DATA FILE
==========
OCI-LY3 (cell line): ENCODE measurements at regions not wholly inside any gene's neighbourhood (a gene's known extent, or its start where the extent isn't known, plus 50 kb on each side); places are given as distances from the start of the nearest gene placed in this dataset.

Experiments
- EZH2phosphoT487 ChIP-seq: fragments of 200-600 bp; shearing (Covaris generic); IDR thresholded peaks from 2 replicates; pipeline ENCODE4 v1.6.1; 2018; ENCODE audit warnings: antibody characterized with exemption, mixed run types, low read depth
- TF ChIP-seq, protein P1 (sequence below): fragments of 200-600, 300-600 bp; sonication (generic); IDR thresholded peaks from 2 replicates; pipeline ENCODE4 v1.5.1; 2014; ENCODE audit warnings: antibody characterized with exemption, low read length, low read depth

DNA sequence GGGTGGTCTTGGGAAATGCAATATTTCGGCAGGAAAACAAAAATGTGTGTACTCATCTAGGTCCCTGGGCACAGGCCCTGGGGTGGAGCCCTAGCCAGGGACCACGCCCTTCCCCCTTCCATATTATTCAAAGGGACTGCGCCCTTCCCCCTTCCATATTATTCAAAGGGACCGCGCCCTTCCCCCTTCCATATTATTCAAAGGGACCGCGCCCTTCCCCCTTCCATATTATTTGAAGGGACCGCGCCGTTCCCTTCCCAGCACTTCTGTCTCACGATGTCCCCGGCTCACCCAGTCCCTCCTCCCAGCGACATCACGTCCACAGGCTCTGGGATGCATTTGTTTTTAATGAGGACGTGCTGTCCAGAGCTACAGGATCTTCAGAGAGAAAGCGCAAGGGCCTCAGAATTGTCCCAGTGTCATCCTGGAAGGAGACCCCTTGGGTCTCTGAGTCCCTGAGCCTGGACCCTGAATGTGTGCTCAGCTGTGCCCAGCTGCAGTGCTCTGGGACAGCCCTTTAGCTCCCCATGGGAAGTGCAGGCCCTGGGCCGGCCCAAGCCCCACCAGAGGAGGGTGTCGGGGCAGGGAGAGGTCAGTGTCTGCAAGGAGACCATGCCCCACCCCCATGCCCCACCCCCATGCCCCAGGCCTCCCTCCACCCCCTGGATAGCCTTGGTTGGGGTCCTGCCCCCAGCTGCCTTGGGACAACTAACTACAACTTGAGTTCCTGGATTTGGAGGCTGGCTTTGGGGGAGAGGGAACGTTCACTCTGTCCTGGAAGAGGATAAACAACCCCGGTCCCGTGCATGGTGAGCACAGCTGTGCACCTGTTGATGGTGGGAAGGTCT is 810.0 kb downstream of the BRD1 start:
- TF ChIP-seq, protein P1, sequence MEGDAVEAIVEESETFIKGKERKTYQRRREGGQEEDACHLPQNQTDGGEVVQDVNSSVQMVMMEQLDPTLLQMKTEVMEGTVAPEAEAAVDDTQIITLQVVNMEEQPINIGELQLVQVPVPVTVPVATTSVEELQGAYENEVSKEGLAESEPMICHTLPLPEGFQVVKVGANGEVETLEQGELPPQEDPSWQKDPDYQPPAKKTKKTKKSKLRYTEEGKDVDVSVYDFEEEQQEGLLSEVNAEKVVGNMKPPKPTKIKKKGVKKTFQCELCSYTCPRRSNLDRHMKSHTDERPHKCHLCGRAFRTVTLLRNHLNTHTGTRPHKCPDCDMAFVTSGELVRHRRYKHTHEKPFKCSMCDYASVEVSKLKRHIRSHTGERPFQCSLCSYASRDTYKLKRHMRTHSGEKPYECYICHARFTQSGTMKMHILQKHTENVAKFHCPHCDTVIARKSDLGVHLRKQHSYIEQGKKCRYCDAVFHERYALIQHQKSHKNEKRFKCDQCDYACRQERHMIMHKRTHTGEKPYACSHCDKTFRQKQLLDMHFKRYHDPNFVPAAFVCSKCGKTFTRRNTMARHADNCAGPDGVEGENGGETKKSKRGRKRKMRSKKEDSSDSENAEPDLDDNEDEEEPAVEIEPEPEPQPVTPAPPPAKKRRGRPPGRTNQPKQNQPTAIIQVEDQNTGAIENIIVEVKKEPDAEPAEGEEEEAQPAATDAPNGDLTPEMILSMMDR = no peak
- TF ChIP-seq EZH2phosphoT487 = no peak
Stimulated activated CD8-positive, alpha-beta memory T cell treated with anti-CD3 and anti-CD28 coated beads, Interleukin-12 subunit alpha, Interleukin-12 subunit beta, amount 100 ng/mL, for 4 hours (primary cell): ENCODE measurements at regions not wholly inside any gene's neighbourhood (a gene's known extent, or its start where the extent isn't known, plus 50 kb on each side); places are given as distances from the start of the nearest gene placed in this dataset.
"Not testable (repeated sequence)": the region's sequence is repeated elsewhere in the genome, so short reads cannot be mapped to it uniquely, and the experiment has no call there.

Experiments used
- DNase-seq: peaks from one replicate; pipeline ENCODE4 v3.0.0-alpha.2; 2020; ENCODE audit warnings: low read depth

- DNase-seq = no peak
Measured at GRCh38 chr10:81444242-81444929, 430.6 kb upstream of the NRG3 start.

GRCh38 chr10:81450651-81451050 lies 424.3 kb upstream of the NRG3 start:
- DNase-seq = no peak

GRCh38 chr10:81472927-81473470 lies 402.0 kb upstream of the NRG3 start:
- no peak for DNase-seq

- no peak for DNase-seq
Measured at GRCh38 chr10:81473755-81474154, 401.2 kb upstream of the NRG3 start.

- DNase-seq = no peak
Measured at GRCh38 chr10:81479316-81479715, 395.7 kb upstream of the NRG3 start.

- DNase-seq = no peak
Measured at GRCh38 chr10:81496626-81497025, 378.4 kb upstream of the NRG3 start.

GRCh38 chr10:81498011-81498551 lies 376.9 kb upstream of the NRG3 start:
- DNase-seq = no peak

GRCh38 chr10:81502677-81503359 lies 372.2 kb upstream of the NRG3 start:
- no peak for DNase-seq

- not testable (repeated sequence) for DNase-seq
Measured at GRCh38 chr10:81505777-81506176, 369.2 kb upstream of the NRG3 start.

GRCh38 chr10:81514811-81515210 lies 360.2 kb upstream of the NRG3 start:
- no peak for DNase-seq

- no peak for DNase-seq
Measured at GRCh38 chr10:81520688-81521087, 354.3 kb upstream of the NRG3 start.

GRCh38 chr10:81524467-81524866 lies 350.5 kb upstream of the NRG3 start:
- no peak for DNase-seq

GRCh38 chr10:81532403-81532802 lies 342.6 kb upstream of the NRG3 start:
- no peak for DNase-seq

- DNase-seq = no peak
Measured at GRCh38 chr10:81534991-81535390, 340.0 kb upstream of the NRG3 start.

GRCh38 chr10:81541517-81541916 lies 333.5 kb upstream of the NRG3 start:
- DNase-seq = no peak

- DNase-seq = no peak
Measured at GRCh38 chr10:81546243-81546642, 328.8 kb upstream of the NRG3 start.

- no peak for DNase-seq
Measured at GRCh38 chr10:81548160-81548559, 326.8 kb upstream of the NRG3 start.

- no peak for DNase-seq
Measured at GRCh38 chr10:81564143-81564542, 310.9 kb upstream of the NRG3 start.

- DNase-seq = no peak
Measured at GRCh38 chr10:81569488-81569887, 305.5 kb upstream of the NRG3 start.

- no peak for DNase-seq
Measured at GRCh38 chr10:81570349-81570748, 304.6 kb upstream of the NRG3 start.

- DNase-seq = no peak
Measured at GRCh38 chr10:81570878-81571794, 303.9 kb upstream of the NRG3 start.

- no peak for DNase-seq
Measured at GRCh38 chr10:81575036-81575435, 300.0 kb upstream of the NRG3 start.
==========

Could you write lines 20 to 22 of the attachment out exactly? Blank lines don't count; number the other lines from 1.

- DNase-seq = no peak
Measured at GRCh38 chr10:81479316-81479715, 395.7 kb upstream of the NRG3 start.

- DNase-seq = no peak